In my last post I mentioned the unexpected finding of drones outside the hives before the first inspection, wondering whether they might have overwintered undetected or whether there might be a more sinister explanation. Eventually the weather warmed up enough for a first look inside the hives. Three were doing well but inside the fourth this was the appearance.
Here is another frame.
There were five frames with eggs, larvae and sealed brood but none of it was worker brood - a tell-tale sign of a drone laying queen. Here is a closer view of the brood.
Eventually I spotted the queen - not easy as she was unmarked in a hive with lots of drones.
The interesting thing is that this is the hive that had two yellow-marked queens on 30th August last year and one of them was still present on my last inspection on 24th September, with normal worker brood. Both last year's marked queens were very dark. The present queen has different colouring and no trace of a yellow mark, so she must have been a very late replacement last year, too late to get mated. The thing that puzzles me is why the bees replaced the other two who were both new and at least one of them was producing normal worker bees (that is where the overwintering workers came from). Here is the new queen busy laying eggs, surrounded by the midwives.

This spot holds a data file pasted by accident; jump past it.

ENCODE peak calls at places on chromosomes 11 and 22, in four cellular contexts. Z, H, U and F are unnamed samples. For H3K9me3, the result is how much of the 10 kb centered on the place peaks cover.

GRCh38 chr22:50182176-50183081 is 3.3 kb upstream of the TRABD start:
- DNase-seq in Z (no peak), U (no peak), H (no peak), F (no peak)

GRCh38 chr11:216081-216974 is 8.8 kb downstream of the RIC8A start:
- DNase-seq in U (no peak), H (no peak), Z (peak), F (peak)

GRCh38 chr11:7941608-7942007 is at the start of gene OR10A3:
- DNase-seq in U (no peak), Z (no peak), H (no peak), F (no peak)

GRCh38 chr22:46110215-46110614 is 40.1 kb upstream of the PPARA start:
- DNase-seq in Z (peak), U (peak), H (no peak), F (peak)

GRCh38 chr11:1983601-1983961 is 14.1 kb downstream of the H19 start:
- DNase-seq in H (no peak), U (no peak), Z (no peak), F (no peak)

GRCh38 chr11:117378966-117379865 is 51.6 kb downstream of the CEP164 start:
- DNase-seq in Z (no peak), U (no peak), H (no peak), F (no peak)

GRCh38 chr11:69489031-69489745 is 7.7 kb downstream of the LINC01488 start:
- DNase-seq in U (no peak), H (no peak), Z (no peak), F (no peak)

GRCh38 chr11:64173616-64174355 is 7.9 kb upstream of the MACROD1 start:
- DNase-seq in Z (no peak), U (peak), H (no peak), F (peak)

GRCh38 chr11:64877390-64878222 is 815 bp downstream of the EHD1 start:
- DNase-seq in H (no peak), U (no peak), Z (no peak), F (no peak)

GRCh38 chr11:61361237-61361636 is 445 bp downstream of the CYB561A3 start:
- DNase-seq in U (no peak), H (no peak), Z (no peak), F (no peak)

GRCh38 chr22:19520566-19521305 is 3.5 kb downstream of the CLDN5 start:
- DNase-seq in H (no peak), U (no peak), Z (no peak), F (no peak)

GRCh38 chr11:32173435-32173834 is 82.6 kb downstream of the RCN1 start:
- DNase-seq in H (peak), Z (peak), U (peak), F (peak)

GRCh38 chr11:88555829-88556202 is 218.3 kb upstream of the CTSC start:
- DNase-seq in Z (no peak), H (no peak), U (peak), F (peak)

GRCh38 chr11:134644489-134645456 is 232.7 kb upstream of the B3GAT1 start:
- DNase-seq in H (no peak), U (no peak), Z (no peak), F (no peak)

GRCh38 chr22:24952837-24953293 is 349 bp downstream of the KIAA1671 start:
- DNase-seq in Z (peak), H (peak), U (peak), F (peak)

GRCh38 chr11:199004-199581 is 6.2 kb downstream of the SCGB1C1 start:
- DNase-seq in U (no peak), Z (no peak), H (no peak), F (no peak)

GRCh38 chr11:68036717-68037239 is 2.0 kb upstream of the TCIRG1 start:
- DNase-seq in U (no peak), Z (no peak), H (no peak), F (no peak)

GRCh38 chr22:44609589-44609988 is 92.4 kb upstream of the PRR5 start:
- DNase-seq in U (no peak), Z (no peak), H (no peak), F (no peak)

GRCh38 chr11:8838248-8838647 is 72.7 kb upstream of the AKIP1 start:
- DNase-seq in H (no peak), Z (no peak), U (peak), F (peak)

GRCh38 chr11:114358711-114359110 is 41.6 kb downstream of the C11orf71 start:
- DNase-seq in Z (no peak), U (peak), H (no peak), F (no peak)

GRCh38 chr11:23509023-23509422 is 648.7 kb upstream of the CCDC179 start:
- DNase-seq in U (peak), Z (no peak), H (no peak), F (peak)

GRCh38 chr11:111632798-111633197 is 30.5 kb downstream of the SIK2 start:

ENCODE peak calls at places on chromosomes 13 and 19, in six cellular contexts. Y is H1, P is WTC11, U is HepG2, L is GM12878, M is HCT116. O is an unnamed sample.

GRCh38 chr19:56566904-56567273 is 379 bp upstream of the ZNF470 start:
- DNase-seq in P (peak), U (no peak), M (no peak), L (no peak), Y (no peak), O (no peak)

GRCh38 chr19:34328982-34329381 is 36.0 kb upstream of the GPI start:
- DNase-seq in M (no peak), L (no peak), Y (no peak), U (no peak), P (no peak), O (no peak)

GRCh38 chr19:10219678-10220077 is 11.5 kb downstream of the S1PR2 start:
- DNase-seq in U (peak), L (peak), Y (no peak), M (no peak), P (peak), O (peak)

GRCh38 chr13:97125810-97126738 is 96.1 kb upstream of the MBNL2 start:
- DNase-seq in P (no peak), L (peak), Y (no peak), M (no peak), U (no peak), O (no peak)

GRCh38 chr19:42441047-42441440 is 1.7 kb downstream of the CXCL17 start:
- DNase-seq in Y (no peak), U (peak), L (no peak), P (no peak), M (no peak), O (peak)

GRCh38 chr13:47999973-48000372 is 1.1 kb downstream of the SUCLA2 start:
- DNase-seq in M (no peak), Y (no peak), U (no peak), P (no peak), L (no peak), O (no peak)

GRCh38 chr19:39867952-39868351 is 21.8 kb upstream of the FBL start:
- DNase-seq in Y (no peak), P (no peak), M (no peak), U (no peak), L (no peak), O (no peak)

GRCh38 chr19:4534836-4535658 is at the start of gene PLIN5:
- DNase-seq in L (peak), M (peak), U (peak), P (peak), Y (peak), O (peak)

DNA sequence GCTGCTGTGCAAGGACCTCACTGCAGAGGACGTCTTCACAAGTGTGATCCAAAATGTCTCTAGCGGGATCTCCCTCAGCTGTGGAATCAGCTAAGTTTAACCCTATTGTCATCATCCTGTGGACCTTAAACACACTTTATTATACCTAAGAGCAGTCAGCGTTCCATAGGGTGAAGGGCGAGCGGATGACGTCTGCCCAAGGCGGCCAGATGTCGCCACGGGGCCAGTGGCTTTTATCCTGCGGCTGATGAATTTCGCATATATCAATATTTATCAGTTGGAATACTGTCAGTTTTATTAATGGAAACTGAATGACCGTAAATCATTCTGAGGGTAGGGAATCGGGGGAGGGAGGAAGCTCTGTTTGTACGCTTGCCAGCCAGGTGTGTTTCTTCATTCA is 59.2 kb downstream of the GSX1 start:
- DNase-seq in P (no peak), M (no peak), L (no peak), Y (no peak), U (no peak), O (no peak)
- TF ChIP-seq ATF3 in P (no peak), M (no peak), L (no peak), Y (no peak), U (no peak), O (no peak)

It was a fairly simple task to mark her while she was laying, if perhaps a little undignified. This meant I could find her more easily once I had decided what to do.
She ran around for a few moments but soon went back to laying.
This is a potentially recoverable situation as the colony is queenright. It would be possible to replace the queen (except that I don't have a spare). It would also be possible to remove the queen, give a frame of eggs from another hive and let the bees raise a new queen. However, that would mean a delay of three or four weeks before the new queen was laying and six or seven weeks before she produced new worker bees. The present workers have overwintered and won't last much longer. As I have more hives than I really want, and one of the others is a bit small, I have decided to remove the drone-laying queen and unite her colony with the other. Then at least these workers can join the workforce while they last.